185 Filing a Claim When you are liable for an accident
The insurance company covers the loss up to the policy limits Your insurer represents you if you are sued Your insurer has the right to settle any legal action without your permission Your premium may rise Insurer has the right to cancel your policy If the losses exceed the policy provisions, the insured is responsible to cover the excess

186 Building Wealth for the Long Term
Lesson 12

187 Lesson 12 Visual 1 Three Rules for Building Wealth
Start early. Give money time to grow. Buy and hold. Keep your money invested. Diversify. Don’t put all your eggs in one basket.

188 Lesson 12 Visual 2 Charlayne Becomes a Millionaire-- Accidentally

189 Lesson 12 Visual 2 (continued) Charlayne Becomes a Millionaire-- Accidentally

190 Lesson 12 Visual 3 Charlayne Becomes a Millionaire-- Accidentally

191 Lesson 12 Visual 4 The Magic of Compounding
When you save, you earn interest. When you take the interest out and spend it, it stops growing. But if you leave the interest in your account so it can grow, you start to earn interest on the interest you earned previously. Interest on interest is money you didn’t work for. It is money your money makes for you! Over time, interest on interest can increase your total savings greatly.

192 Lesson 12 Visual 5 Marcus’s Mistake

193 Lesson 12 Visual 6 Marcus’s Mistake

194 Lesson 12 Visual 7 Buy and Hold
In order to leave money in savings or investments, you have to do these things: Spend less than you receive. How? Earn more by improving your formal education or job skills. Spend less by using a budget to keep track of where your money is going. Become connected to financial institutions. Open and maintain accounts at mainstream financial institutions--banks, credit unions and brokerages.

195 Lesson 12 Visual 7(continued) Buy and Hold
Manage your credit responsibility. How? Limit the number of credit cards you have. Limit your purchases to what you can pay off each month. Apply for loans when you are confident that your current income (in the case of college loans, future income) will allow you to repay the loan.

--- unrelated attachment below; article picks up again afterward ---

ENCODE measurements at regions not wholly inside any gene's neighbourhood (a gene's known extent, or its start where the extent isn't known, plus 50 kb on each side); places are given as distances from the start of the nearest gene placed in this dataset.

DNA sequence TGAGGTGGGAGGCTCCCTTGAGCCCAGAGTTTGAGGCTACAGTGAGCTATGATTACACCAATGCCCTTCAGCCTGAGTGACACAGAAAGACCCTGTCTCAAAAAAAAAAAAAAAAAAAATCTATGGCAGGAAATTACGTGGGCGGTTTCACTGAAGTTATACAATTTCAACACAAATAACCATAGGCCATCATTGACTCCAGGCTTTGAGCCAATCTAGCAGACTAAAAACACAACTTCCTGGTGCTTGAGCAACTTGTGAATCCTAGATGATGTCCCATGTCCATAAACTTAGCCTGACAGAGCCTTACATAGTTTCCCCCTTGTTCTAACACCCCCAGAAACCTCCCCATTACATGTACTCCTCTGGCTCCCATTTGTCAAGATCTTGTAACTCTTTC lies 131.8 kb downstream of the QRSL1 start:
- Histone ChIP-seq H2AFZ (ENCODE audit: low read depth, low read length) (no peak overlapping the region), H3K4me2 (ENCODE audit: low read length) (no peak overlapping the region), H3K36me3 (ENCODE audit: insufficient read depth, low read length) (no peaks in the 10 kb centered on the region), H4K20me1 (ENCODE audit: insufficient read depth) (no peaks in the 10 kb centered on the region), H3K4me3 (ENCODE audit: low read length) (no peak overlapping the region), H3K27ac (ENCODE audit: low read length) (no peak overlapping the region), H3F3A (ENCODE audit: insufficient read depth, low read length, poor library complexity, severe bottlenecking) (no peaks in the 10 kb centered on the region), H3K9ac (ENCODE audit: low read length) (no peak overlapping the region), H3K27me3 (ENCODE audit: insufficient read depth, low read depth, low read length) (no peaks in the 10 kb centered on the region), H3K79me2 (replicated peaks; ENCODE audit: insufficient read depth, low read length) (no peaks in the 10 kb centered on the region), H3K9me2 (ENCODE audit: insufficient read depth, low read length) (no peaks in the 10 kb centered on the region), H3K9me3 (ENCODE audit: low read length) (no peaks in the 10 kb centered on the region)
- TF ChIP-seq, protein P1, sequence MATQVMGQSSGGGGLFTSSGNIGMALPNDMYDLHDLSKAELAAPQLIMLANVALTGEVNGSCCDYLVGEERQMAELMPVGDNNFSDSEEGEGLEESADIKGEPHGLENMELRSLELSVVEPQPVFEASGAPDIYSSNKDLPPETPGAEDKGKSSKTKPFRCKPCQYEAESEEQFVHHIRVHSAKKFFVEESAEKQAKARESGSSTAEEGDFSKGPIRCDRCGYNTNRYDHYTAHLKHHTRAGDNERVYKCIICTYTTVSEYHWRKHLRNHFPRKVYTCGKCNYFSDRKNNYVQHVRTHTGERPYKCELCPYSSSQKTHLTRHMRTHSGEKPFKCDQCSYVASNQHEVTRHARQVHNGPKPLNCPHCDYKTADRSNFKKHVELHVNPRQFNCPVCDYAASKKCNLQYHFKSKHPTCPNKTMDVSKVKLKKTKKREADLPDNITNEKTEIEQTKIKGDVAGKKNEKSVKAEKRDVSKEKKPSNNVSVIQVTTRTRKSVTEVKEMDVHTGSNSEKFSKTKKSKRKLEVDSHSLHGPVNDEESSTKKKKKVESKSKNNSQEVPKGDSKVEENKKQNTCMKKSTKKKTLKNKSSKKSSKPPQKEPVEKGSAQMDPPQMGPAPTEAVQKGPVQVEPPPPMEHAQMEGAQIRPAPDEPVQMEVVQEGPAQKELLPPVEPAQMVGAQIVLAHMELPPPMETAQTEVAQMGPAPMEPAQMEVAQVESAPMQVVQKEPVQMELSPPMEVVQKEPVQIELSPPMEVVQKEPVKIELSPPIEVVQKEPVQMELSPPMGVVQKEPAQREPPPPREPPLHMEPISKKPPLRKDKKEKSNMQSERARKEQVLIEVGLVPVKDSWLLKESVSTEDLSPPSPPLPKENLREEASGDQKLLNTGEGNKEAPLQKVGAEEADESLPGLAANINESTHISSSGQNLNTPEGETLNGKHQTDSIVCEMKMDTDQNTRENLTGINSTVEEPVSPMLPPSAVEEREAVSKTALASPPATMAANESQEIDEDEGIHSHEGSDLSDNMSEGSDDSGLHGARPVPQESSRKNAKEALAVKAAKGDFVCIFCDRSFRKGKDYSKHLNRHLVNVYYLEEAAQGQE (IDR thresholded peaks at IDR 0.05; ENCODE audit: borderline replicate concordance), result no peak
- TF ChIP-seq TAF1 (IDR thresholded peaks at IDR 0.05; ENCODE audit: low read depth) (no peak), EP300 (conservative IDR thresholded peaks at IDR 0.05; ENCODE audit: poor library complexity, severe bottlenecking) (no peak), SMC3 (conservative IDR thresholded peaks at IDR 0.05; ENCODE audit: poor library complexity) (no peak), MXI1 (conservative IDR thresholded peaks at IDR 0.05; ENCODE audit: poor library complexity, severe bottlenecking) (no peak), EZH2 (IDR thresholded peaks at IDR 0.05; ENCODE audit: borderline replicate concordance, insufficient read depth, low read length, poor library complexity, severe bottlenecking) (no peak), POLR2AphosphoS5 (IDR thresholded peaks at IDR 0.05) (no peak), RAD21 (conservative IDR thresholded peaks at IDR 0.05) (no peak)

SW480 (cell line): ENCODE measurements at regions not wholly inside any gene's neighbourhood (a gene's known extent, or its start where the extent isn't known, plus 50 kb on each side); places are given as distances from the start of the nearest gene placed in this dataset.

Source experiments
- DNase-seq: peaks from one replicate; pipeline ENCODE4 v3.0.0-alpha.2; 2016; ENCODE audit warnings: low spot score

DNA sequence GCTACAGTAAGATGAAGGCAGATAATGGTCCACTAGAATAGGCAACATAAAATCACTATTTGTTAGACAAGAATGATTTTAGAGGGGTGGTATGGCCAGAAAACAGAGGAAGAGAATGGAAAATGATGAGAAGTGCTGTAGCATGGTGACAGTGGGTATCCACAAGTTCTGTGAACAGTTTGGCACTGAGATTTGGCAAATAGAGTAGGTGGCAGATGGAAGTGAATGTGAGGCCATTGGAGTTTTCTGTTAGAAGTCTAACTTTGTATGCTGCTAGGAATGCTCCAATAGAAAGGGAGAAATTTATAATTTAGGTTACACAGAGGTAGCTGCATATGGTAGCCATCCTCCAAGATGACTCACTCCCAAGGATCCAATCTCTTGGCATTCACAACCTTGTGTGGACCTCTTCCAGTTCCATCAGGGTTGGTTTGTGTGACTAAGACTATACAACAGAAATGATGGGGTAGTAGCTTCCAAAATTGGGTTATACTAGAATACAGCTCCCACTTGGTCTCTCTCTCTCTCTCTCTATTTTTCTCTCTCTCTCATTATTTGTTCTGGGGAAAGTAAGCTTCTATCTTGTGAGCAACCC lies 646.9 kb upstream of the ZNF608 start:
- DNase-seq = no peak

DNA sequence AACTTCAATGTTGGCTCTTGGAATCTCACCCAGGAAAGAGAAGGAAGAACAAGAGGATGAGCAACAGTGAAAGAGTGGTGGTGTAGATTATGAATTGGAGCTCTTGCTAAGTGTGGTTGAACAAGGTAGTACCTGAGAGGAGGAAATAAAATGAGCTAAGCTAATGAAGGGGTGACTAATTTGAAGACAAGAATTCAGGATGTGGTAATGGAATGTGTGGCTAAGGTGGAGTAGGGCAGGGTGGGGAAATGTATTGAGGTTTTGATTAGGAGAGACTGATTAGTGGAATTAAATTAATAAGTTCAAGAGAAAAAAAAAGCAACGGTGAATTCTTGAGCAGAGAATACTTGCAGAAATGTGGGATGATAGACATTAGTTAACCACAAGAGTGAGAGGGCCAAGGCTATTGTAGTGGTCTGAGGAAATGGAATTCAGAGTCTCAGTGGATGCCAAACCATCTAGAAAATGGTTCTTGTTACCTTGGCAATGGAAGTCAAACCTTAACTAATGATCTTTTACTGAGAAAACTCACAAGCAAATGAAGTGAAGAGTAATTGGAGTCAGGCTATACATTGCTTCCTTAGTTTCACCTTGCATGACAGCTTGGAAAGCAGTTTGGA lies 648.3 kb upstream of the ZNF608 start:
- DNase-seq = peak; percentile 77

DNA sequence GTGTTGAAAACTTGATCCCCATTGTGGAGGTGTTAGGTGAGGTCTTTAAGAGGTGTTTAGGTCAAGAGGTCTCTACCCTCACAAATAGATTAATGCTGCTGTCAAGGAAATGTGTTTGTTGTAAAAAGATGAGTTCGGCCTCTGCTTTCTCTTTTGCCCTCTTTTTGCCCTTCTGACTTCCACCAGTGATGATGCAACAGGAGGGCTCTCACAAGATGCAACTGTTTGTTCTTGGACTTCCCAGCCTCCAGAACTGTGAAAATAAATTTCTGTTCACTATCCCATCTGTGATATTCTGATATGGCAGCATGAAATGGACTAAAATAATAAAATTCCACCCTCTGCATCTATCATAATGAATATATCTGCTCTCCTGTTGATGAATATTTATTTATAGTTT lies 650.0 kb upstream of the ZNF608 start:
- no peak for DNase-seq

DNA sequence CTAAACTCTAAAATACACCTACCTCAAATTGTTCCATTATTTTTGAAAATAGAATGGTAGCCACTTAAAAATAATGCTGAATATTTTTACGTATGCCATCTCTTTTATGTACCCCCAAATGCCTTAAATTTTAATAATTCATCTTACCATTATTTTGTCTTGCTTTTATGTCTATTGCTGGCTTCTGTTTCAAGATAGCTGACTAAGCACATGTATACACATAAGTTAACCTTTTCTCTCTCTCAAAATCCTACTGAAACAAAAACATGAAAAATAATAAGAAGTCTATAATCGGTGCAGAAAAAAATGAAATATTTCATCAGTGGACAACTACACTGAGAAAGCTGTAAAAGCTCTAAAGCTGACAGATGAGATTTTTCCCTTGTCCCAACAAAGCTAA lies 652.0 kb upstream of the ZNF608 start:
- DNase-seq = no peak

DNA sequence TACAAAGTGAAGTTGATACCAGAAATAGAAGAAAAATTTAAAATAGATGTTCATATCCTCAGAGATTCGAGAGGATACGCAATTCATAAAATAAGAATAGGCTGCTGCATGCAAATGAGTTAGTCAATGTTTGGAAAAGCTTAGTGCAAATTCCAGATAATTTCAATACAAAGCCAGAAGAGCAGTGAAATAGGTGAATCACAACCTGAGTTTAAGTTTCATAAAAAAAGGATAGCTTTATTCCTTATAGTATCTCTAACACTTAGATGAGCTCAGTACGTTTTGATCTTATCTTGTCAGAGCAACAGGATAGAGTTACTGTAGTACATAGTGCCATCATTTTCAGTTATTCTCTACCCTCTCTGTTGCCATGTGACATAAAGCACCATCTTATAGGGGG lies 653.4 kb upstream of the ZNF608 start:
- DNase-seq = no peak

196 Lesson 12 Visual 8 The Stock-Market Roller Coaster
If you buy and sell on the ups and downs, you may lose money. But if you buy and hold on for the long term, the ups are greater than the downs.

197 Lesson 12 Visual 9 Don’t Put All Your Eggs in One Basket
If you put all your money in one stock, a disaster befalling that stock will hit you hard--as if you had put all your eggs in one basket and then dropped the basket. With your money spread out across variety of assets (stocks, bonds and cash, for example), you’re not hurt as badly when any one asset does poorly.

198 Lesson 12 Visual 10 Forms of Saving and Investing: Some Benefits and Costs
Savings accounts: provide a small but steady return. Certificates of deposit: very safe, but instant access carries a penalty. Bonds: lending money to a corporation or government, with a promise of higher returns than those offered by bank savings accounts and CDs. Stocks: part ownership in a company, offering higher risks and, potentially, higher returns than some other investments. Real estate: the risks and benefits of being a landlord.

199 Lesson 12 Visual 11 Investment Situations
You have $5,000 to invest. No other information is available. You have $4,000 that you’ll need six months from now. You inherited $10,000 from your great-aunt; she has suggested that you save it for use in your old age. You are just starting a career and can save $50 per month for retirement. A new baby arrives, and Mom and Dad plan to save $100 a month for the child’s college education.

200 Lesson 12 Visual 12 The Pyramid of Risks and Reward
Highest Risk--Highest Potential Return or Loss Lowest Risk--Lowest Potential Return or Loss

201 Lesson 12 Visual 13 Mutual Funds
A mutual fund pools investors’ money. The fund puts its investors’ money into the markets on their behalf. In effect, investors own small amounts of many different assets. Mutual funds enable investors to avoid the risk that comes from owning any one asset. In other words, mutual funds make it easy to diversify.


203 Personal Finance James B. Wilcox RESOURCES PROVIDED BY: